Albuquerque, New Mexico (where I live), is a one-horse town of about 500,000 population...including the horse. Albuquerque has lost some of the biggest employers in the country including; General Electric; AOL (over 1,000 employees; Martin-Marietta; Motorola; Trend Technologies; Phillips Semi-Conductors; Digital; Seimens; Penny's Call Center;
I will just provide a summary for the reader, because I have written extensively in other articles, etc.
- Over a little more than a decade, I have been laid off from six jobs, with my first layoff coming when I was age 48.
- The following decade, was the worst in my life, as it was a never-ending roller-coaster ride of working as a temporary employment; and other job losses.
- My biggest surprise during all this time, and something I never anticipated was ageism...or discrimation against older workers, and, I believe it eventually led to my downfall.
- I could never imagine, that I would be visited by the sheriff's department, to pay for credit card debt, but it happened, as two officers came to my apartment to look for things to confiscate.
- During this awful time in my life, I was evicted twice, and both times I faced the same judge. There was no compassion during this time by anyone...just get out!
- It got so bad for me, that I didn't even have money for gas to put in the car, etc. I didn't even have money to buy a newspaper to look at the want ads. I didn't have enough bus money, to go across town. When I had to go to court on one of the evictions...I walked over seven miles and it took me over an hour...to go get evicted!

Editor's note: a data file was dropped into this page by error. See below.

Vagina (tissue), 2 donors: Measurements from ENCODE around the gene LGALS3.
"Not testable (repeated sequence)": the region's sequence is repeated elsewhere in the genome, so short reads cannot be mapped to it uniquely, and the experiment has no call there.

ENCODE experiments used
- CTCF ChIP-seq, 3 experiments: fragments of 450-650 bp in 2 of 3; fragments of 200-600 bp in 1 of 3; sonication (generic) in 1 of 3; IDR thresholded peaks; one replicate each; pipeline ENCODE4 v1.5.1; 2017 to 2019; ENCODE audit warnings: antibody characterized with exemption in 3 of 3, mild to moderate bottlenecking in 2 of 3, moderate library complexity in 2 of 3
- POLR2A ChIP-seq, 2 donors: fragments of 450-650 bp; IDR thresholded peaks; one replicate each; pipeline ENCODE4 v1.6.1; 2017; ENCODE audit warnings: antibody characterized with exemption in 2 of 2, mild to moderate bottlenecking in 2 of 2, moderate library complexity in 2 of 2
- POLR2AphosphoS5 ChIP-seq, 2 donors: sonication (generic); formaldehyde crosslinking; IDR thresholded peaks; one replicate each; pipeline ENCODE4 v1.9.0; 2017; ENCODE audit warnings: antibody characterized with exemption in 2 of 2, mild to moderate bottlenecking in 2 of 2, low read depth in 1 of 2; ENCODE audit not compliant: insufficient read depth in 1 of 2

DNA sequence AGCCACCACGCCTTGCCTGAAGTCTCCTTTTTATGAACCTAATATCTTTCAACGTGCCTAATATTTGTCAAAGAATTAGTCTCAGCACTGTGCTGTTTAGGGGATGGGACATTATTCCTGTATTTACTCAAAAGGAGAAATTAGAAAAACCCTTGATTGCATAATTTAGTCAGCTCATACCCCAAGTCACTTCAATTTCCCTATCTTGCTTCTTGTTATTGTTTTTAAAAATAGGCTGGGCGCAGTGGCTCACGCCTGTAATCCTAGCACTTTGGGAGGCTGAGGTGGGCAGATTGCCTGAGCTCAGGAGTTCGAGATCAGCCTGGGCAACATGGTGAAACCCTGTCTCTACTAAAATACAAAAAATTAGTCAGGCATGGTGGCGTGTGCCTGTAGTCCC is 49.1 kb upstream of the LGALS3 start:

- Things got so bad for me, that this was the first time in my life, I had gone hungry. Now, I knew what the people who go hungry feel like.
- A person can only life so long on a credit card...and when that ran out...I knew that I was in trouble. I wrote two bad checks, that I knew would bounce...to get something to eat!
- My phone was disconnected, and I got a summons from the court to appear, for my second eviction.
- If that wasn't bad enough...the worst of the worst happened to me, as I was taken by ambulance to the VA hospital, where I would spend the next 3 1/2 months. During this time, I lost all my possessions, and I had only 26 cents in my pocket and the clothes on my back. This was in 2005 during Katrina, and now I knew for the first time, how the victims of Katrina felt to lose all their possessions.
- Because I only had the clothes on my back, and I lost everything, I had to go to the VA thrift shop to get some clothes. This is the first time in my life, I would wear somebody else's clothes.